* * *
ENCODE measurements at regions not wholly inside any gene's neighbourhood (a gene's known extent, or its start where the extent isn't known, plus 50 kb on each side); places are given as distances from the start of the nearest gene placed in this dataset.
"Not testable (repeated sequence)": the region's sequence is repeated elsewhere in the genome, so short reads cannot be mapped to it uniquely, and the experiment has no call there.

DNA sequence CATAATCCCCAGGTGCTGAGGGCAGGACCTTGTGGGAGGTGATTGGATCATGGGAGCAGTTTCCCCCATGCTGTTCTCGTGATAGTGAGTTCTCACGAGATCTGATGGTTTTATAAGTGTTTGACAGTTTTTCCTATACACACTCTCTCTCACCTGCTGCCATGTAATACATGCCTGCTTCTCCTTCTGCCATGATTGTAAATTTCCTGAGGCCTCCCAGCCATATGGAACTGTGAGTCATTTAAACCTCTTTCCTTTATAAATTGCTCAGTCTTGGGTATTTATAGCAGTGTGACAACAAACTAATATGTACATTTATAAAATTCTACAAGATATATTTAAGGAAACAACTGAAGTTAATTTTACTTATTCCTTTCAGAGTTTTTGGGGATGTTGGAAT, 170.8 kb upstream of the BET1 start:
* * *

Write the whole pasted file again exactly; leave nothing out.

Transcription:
ENCODE measurements at regions not wholly inside any gene's neighbourhood (a gene's known extent, or its start where the extent isn't known, plus 50 kb on each side); places are given as distances from the start of the nearest gene placed in this dataset.
"Not testable (repeated sequence)": the region's sequence is repeated elsewhere in the genome, so short reads cannot be mapped to it uniquely, and the experiment has no call there.

DNA sequence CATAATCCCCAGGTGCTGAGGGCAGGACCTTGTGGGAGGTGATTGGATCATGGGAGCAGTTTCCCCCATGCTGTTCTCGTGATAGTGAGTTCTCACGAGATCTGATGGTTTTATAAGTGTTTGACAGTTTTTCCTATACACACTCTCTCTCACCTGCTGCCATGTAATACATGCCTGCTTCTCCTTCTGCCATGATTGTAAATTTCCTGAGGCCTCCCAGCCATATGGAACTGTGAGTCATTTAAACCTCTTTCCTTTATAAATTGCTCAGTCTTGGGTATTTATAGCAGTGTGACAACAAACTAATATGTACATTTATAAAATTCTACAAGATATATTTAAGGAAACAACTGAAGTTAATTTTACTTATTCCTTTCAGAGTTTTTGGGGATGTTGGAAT, 170.8 kb upstream of the BET1 start: